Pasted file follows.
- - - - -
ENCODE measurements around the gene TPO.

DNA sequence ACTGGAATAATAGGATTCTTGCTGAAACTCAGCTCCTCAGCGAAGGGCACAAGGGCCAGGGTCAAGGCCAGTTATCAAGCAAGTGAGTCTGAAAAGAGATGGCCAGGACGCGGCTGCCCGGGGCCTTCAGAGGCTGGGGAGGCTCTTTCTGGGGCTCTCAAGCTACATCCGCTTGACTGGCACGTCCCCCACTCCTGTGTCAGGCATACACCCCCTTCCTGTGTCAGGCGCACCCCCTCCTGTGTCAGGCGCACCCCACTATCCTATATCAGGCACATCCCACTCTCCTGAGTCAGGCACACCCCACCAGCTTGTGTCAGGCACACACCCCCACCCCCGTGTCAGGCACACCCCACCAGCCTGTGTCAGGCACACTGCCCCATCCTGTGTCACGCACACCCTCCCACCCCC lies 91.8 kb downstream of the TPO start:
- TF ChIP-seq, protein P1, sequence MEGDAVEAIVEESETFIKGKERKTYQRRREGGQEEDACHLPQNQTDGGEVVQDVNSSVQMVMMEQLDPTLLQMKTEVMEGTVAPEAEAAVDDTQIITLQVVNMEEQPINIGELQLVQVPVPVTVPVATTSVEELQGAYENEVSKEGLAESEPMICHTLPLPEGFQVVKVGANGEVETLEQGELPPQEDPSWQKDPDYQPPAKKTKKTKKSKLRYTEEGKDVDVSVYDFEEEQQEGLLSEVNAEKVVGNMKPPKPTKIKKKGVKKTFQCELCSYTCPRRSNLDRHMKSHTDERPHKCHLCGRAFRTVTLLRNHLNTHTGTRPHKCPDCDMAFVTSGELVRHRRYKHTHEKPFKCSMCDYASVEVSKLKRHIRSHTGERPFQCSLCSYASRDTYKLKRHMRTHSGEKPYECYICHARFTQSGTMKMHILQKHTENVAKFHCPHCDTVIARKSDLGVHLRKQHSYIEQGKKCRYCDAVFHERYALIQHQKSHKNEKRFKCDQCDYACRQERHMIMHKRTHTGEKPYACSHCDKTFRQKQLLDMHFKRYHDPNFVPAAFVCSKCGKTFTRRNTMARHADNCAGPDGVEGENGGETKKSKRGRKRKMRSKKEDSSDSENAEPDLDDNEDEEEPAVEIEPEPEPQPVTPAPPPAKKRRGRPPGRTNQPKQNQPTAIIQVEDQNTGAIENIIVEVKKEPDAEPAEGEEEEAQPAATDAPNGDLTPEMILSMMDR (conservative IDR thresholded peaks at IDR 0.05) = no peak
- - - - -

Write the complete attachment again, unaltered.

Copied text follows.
ENCODE measurements around the gene TPO.

DNA sequence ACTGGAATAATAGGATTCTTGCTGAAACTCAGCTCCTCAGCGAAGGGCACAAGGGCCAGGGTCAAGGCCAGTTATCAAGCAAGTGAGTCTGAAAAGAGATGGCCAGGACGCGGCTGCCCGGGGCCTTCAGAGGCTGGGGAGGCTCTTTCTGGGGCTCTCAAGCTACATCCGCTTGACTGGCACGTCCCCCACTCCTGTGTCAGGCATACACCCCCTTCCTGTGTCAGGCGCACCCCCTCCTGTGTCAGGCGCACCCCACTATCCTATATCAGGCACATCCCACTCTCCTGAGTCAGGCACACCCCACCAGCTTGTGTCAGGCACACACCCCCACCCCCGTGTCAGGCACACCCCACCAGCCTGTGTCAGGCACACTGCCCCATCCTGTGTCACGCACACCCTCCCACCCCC lies 91.8 kb downstream of the TPO start:
- TF ChIP-seq, protein P1, sequence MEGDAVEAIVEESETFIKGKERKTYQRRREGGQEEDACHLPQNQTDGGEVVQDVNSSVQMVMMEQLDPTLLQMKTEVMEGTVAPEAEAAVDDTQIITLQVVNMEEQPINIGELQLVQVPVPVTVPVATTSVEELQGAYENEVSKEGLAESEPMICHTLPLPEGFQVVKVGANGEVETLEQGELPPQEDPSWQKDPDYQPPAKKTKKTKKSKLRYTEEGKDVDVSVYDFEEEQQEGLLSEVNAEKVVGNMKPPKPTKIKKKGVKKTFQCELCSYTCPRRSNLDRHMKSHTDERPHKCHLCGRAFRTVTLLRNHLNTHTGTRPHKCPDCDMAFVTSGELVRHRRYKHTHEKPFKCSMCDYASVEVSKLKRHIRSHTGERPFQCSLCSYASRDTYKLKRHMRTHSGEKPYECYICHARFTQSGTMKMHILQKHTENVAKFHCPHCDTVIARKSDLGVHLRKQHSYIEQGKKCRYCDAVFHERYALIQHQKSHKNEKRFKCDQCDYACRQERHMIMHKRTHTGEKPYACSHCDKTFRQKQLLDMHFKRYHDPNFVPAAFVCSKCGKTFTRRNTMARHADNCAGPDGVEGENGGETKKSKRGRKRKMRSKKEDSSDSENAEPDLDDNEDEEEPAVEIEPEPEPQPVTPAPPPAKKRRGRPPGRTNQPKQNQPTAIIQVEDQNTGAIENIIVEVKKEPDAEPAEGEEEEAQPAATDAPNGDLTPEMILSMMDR (conservative IDR thresholded peaks at IDR 0.05) = no peak